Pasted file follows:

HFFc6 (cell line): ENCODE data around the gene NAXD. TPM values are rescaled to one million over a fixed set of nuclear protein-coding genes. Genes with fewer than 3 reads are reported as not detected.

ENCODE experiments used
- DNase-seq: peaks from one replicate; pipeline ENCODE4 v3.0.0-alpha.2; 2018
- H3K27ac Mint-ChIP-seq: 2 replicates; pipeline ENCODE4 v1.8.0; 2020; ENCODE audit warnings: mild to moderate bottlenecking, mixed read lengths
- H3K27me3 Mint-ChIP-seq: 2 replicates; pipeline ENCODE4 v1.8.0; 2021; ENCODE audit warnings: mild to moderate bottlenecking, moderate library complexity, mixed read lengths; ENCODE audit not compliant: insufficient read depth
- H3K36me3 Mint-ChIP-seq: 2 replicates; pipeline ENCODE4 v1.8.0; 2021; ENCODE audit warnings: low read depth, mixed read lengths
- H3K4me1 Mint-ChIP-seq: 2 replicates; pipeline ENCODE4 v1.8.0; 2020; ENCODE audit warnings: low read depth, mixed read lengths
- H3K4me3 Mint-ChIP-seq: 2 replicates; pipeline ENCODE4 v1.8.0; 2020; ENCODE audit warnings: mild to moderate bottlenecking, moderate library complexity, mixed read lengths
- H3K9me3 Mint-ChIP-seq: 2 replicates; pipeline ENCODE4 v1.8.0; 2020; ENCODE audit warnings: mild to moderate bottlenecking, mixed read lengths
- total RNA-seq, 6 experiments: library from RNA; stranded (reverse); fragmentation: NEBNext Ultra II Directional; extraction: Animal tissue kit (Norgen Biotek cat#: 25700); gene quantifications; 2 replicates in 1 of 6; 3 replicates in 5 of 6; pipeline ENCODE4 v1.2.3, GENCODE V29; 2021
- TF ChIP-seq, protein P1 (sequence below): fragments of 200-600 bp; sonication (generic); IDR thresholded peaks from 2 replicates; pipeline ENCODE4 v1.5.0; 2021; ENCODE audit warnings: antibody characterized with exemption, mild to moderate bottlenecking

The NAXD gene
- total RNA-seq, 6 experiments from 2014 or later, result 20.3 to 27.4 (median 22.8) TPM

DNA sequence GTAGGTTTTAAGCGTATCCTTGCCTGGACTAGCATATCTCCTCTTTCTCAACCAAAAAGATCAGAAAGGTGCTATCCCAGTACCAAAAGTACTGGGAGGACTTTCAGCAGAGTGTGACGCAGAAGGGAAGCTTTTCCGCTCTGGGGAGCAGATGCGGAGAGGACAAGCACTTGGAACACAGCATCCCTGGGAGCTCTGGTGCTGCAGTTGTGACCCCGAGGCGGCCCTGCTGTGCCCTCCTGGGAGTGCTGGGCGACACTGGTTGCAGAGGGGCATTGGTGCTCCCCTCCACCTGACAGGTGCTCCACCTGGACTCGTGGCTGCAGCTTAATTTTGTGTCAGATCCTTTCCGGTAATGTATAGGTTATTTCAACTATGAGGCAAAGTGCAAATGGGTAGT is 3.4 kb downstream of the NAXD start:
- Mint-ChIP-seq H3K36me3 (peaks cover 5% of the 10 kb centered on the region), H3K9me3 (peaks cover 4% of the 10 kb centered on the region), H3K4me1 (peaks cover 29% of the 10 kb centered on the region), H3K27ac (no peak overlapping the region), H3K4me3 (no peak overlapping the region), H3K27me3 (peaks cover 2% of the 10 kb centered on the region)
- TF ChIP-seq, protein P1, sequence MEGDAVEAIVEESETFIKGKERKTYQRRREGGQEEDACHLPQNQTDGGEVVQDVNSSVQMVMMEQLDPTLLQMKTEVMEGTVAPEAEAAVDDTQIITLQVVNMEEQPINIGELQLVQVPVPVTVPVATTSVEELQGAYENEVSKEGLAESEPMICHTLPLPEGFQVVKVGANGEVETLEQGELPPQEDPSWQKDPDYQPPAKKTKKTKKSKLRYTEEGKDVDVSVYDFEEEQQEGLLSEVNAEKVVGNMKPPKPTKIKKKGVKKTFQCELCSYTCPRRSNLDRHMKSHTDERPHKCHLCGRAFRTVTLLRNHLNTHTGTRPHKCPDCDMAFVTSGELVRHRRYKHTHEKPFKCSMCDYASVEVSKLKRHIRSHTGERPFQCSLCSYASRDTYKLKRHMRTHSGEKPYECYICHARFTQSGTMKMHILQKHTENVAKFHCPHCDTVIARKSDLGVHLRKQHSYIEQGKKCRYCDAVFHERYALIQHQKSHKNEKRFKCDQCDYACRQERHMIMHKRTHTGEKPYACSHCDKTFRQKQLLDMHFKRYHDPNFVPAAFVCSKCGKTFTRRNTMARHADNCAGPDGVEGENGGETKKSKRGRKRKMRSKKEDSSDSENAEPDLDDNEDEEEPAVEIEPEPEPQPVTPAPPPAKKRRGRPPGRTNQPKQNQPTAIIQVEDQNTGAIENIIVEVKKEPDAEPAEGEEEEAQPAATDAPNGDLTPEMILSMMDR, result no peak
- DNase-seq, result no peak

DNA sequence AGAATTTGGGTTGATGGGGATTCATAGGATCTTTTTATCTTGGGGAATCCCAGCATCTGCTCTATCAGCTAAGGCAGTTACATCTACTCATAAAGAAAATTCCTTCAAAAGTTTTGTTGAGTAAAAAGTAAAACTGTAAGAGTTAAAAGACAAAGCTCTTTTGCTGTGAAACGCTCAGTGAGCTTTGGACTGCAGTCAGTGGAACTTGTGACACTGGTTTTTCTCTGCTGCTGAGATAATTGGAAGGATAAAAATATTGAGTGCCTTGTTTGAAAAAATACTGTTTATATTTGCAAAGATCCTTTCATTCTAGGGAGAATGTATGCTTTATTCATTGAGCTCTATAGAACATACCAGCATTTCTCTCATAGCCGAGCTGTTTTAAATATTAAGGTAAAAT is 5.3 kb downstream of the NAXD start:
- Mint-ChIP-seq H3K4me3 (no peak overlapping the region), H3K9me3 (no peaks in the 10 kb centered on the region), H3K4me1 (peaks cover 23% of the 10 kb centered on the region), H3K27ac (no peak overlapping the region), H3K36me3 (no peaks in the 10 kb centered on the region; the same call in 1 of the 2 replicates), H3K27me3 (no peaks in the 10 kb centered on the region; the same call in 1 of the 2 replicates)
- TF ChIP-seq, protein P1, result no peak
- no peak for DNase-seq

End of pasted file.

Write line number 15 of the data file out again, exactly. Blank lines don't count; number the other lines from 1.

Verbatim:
- Mint-ChIP-seq H3K36me3 (peaks cover 5% of the 10 kb centered on the region), H3K9me3 (peaks cover 4% of the 10 kb centered on the region), H3K4me1 (peaks cover 29% of the 10 kb centered on the region), H3K27ac (no peak overlapping the region), H3K4me3 (no peak overlapping the region), H3K27me3 (peaks cover 2% of the 10 kb centered on the region)